Tuesday, July 05, 2005

Regular Showers May Cause Brain Damage

SYDNEY MORNING HERALD - Taking regular showers could pose a health risk and even result in permanent brain damage, it was claimed today. Scientists believe that breathing in small amounts of manganese dissolved in the water may harm the nervous system. The damage may occur even at levels of the naturally occurring metal normally considered safe, say the US researchers. Although manganese levels in public water supplies are monitored, regulators have not considered the long-term effects of inhaling vaporised manganese while showering, they claim.

"If our results are confirmed, they could have profound implications for the nation and the world," said Dr John Spangler, from Wake Forest University School of Medicine in Winston-Salem, New Carolina. "Nearly nine million people in the United States are exposed to manganese levels that our study shows may cause toxic effects.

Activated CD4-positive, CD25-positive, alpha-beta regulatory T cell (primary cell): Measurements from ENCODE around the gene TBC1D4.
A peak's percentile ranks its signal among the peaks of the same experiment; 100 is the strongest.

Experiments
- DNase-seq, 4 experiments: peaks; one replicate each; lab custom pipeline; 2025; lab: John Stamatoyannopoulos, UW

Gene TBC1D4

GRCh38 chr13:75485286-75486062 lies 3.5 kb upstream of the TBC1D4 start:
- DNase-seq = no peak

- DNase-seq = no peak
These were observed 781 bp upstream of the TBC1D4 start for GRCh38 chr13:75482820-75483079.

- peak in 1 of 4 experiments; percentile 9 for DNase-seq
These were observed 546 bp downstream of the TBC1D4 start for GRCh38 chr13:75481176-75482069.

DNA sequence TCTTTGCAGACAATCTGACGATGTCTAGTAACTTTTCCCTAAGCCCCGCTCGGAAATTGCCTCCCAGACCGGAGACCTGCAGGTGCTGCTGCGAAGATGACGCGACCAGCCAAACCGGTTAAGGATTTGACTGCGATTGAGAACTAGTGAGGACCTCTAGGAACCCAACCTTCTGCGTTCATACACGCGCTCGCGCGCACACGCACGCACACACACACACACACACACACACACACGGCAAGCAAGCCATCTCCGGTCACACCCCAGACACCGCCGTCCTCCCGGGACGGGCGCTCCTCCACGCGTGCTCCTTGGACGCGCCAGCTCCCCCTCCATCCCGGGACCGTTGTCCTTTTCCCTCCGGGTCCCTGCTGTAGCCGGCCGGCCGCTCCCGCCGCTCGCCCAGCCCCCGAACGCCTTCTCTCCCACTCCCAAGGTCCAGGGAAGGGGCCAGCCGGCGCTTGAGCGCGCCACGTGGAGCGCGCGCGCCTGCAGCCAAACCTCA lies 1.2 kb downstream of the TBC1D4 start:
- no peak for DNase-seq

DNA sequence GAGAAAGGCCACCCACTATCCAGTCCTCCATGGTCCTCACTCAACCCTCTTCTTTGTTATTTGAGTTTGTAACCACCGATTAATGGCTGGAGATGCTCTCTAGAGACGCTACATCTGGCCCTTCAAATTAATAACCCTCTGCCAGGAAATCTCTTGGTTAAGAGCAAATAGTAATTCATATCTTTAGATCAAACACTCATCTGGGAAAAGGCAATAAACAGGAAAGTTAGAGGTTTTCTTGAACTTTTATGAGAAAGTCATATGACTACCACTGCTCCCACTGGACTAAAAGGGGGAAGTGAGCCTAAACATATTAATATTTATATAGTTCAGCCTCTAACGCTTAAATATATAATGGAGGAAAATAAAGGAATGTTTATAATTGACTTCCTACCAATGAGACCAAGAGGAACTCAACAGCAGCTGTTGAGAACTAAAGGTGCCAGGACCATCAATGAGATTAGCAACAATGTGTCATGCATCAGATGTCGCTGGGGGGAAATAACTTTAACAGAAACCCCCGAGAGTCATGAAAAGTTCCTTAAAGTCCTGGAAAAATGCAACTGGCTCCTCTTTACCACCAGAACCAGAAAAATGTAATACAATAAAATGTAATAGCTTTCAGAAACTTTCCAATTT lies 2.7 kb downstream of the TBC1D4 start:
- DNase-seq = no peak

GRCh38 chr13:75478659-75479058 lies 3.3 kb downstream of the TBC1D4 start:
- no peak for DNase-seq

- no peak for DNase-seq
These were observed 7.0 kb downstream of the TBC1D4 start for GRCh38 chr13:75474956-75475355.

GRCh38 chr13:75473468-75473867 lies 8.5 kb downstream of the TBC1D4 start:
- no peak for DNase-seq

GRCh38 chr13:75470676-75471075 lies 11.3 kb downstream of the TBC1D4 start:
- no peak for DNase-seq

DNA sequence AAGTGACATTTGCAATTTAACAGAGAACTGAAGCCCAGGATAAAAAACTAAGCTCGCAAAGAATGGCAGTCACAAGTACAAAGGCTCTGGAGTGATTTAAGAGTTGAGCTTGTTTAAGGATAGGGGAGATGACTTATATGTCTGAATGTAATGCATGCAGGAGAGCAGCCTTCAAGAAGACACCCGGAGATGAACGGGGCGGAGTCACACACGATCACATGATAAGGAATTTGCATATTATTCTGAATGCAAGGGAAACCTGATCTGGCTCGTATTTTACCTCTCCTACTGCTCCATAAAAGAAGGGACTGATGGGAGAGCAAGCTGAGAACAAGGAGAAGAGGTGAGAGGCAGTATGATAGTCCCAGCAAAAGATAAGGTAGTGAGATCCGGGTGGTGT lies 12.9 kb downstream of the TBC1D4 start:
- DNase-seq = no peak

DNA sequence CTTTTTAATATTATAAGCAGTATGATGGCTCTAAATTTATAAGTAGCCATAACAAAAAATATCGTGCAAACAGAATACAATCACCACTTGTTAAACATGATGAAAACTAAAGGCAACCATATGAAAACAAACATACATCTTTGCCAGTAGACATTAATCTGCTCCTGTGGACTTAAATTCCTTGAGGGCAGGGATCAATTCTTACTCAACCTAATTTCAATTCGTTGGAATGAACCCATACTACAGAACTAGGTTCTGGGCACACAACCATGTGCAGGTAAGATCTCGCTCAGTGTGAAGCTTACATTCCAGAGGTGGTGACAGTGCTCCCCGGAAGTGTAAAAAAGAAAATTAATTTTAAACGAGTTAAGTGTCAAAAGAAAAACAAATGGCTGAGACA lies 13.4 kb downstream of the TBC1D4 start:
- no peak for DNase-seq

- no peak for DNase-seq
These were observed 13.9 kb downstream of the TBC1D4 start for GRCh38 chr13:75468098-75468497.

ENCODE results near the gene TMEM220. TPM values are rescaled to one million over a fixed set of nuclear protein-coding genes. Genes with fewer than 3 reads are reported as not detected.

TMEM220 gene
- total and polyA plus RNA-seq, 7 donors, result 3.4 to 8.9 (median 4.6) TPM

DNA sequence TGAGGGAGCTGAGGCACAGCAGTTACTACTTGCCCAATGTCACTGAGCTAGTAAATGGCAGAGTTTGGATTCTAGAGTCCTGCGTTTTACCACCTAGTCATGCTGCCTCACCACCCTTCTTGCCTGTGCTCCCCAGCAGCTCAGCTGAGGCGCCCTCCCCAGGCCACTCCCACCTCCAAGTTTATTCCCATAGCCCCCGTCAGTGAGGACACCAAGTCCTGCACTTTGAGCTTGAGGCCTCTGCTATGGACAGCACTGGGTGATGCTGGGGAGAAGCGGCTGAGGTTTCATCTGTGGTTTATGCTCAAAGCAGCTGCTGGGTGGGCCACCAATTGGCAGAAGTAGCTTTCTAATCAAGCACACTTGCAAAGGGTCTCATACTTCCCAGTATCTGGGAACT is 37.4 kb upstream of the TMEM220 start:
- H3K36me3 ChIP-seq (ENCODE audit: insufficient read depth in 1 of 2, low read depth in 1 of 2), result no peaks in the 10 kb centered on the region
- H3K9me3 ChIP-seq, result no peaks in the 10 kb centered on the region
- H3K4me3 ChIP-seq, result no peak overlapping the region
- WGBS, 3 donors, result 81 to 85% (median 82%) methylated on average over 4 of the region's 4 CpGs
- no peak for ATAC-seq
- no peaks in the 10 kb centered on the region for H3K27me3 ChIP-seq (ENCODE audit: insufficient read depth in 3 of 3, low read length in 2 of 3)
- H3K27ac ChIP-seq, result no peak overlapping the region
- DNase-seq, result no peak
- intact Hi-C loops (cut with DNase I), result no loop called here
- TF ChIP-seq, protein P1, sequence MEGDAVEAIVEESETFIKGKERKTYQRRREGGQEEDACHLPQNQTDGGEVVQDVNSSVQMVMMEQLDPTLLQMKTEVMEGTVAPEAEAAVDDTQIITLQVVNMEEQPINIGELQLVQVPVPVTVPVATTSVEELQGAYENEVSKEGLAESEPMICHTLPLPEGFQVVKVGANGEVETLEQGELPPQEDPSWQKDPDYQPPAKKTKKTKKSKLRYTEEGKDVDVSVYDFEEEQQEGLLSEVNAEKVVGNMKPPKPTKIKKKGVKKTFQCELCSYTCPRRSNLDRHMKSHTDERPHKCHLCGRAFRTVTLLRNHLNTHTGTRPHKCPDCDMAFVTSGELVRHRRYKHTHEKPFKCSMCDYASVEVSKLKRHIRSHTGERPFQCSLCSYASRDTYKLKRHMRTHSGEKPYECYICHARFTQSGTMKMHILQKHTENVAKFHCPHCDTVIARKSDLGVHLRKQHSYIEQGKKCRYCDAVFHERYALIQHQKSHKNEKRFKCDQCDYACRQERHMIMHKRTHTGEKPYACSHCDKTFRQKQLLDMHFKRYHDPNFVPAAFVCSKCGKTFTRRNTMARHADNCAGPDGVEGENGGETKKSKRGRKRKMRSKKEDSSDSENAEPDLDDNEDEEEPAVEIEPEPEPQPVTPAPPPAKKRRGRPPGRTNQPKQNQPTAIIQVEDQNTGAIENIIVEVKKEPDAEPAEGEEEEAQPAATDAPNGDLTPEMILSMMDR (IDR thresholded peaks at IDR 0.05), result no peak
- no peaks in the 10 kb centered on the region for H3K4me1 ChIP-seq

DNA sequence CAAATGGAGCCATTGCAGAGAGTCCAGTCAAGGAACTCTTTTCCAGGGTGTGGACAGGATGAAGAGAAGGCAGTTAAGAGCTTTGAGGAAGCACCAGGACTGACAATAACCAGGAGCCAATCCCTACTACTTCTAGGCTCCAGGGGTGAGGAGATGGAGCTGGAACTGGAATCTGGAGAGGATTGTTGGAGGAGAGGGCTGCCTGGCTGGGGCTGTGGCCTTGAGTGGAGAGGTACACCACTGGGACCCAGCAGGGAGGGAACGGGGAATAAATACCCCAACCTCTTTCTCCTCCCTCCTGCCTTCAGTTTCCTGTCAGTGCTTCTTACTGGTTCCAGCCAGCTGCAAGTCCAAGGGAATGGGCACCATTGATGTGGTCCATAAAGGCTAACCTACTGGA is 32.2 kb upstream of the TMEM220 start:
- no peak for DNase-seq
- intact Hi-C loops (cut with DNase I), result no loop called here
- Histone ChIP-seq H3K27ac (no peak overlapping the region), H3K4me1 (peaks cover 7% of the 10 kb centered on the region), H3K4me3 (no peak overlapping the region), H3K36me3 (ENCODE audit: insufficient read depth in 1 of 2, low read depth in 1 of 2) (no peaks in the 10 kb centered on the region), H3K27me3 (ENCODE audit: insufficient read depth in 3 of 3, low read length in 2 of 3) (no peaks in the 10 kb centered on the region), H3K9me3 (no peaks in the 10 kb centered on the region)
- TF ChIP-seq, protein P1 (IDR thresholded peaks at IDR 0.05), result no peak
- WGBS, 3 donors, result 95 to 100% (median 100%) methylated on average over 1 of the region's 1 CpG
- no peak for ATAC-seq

"Inhaling manganese, rather than eating or drinking it, is far more efficient at delivering manganese to the brain. The nerve cells involved in smell are a direct pathway for toxins to enter the brain. Once inside these small nerves, manganese can travel throughout the brain."

Spangler's team calculated from animal studies the amount of manganese people would absorb by showering for 10 minutes a day. After 10 years of showering in manganese-contaminated water, children would be exposed to levels of the metal three times higher than the doses needed to leave deposits in rats' brains, the researchers found. Adults with a longer history of showering could be exposed to doses 50 per cent higher.

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